I was forwarded a recent New York Times article on G.ho.st by Patrick Meier. Perhaps Patrick thought I would be interested in this because of the references to peacebuilding in the Israeli-Palestinian context. .
Even before I clicked on G.ho.st I knew what I was in for when I read this quote by Zvi Schreiber, the creator of the online operating system:
“I felt the ultimate goal was to offer every human being a computing environment which is free, and which is not tied to any physical hardware but exists on the Web,” he said. The idea, he said, was to create a home for all of a user’s online files and storage in the form of a virtual PC.
The notion that cloud computing / online web services are not tied to any physical hardware is sadly given undue credence by articles such as this. The semantic confusion here lies in making services and online products run on any (local) OS versus being tied down to run on any one of them. The solution to the bane of the latter can be achieved even on local operating systems using Java, Air, Flash or open source tools. Ubuntu’s growing adoption lies in its ability to give a Windows like user experience at a fraction of the cost associated with Microsoft latest desktop operating avatar, Vista. The potential of the web to transform organisational transactions (within and between organisations) however is not, in any way, linked to online operating systems. While the point is made and true to a degree that cloud services lack a certain standard look at feel (in terms of their UI) that local operating systems have, in terms of market capitalisation I don’t see that’s been a problem for the most successful cloud computing platforms and services to date – Facebook and Myspace, two social networking platforms wholly different to each other probably get more users still in a day that I think G.ho.st would have signed up since its inception!
The writer also fails to compare G.ho.st with dozens of other online operating systems. The impression given here seems to be that G.ho.st is worth highlighting because, inter alia,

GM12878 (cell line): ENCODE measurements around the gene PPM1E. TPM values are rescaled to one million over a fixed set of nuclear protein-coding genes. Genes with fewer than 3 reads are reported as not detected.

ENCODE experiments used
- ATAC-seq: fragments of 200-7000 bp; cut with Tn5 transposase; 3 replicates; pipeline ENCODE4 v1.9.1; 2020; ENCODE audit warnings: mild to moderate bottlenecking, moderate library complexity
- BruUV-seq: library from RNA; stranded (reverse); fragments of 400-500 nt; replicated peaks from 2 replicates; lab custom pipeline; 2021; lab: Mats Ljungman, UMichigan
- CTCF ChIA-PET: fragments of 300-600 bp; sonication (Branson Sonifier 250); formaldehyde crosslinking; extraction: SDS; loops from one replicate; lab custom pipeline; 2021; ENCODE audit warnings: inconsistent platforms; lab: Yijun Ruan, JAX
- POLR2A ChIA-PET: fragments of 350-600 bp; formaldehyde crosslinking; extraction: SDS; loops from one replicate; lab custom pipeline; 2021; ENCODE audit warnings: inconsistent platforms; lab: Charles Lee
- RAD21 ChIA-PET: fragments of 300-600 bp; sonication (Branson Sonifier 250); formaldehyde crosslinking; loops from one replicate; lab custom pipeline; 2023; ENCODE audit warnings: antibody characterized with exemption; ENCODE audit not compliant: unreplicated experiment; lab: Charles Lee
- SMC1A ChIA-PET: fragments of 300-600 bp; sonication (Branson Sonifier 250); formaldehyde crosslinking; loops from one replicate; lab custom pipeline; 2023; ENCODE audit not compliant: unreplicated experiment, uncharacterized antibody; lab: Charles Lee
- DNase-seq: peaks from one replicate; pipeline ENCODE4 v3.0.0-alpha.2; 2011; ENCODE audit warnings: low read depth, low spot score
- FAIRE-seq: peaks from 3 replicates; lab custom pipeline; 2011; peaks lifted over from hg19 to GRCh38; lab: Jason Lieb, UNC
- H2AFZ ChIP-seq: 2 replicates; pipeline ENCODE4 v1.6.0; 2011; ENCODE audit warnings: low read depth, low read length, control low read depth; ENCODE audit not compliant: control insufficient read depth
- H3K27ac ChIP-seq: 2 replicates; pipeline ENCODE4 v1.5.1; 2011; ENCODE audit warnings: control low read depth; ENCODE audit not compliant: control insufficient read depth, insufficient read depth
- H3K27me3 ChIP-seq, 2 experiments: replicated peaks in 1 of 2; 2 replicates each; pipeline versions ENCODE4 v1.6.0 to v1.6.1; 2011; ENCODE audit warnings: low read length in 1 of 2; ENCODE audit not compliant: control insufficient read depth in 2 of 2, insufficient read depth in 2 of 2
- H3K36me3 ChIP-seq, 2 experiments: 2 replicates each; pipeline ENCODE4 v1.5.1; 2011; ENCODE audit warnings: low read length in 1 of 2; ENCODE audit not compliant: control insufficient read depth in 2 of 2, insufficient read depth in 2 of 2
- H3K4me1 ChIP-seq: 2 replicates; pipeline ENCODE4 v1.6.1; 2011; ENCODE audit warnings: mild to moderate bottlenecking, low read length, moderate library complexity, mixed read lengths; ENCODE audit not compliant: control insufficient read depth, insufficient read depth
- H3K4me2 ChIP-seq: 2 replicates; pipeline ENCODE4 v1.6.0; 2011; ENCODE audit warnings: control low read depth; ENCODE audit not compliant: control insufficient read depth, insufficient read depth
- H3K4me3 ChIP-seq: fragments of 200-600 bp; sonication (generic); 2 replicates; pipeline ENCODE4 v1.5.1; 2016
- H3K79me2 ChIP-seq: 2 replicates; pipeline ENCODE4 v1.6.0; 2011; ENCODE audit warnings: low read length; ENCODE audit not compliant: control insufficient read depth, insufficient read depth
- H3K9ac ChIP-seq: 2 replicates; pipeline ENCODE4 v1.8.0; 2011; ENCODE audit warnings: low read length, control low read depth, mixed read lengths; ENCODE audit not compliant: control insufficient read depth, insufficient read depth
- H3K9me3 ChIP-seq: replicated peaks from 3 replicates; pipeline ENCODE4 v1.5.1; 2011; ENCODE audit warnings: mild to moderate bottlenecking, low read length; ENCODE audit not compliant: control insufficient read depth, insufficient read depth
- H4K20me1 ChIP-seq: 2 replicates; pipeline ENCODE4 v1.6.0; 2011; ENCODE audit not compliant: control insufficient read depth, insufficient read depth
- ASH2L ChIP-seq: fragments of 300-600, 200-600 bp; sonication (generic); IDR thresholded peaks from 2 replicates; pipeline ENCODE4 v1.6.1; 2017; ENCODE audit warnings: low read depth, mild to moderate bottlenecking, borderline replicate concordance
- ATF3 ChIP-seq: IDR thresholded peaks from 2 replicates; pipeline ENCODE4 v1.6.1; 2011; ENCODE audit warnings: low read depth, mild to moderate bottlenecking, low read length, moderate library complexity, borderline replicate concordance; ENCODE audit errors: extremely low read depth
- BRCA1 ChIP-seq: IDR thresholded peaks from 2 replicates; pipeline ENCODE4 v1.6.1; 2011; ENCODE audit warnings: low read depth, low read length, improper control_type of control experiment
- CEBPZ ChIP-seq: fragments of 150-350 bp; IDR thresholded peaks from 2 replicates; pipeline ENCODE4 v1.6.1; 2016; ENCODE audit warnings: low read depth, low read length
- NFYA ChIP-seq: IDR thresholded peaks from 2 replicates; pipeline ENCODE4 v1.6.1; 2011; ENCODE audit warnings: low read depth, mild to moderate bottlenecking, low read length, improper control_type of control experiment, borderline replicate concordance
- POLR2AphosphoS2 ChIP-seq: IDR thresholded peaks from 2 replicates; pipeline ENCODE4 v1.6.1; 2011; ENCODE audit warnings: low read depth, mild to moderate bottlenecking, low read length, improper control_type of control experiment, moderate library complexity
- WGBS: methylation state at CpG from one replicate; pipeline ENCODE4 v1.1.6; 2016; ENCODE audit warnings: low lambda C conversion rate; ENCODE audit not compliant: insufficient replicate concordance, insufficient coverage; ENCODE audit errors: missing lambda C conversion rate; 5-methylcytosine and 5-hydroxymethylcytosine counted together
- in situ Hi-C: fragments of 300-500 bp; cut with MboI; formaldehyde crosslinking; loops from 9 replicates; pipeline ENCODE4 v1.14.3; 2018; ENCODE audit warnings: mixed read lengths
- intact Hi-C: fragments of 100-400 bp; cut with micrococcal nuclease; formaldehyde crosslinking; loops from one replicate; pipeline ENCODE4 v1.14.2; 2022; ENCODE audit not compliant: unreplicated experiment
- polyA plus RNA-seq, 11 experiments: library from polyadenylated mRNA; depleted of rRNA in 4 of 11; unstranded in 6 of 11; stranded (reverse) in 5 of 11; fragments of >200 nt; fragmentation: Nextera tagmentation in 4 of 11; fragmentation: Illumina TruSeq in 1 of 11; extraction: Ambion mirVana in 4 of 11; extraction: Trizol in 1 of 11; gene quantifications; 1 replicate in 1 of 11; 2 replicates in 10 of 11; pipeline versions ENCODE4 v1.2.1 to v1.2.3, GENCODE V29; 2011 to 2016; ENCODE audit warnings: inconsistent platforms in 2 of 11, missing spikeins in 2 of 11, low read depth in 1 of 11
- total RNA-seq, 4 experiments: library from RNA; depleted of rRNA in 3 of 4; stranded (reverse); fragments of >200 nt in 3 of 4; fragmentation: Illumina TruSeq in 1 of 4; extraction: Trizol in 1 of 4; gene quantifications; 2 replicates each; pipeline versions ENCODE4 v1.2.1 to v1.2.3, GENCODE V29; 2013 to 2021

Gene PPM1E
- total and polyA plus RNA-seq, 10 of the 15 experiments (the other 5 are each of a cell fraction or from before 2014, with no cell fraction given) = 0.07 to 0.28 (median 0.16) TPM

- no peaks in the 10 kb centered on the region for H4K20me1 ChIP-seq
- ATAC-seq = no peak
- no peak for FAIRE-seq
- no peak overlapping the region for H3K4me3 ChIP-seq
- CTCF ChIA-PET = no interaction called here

- it has some peripheral connection to an Israeli peacemaker’s family (quote added for good optics)
- there is a peripheral interest in peacebuilding through the business (no concrete evidence is provided save for some passing anecdotal intent).
- that it is located in one of the world’s most troubled regions, with the romanticised Israel – Palestine people to people contact (“at a rundown coffee shop on a desert road frequented by camels and Bedouin shepherds near Jericho”) as some vague marker of its potential to foster communal reconciliation
This is at best disingenuous writing and closer to being downright dishonest. A serious writer would have weighed the pros and cons of G.ho.st for what it is – an online operating system – a breed of cloud computing platforms that’s seen a growth spurt over the past 2 years (largely in the US) but which have largely failed to gain market traction because we are all still dependent on the local operating systems that run our desktop PCs, which are the repositories of every single byte of information we upload to YouTube, to Facebook Photos, to Flickr and to podcasts on iTunes.
G.ho.st also offers just 5Gb of space. That’s about the size of Microsoft’s SkyDrive. And with new services and technologies from Microsoft itself (in addition to others) making it terribly easy to access your computer / computers from anywhere (and in the future, even from mobiles) the future for G.ho.st & Co. seems very bleak. (This does not even take into account devices such as the XO laptop, Intel’s Classmate and Microsoft’s Flexgo intiative, that with all their failings are based on the essential idea that the importance of local operating systems and local storage will not diminish even with the growth and reach of the web).
I did spend some time on the rather garish looking guest login to G.ho.st. It’s nowhere near as polished as some of the other online operating systems out there, so in this respect, fails to pass muster even when compared to the competition. However, the most egregious oversight is in opening, by default, a document on Zoho written by Zvi Schreiber in November 2006. There are some real tragi-comic assertions in it:
- The real threat to Windows is that the very concept of a Personal Computer and of a local operating system is being subtly eroded. Microsoft Windows installed locally on the PC is not being beaten by competition but it has started down inevitable path to irrelevance.
- Over the next two years, find partners to create hosted version of every single Windows program and help users migrate their data to the new world.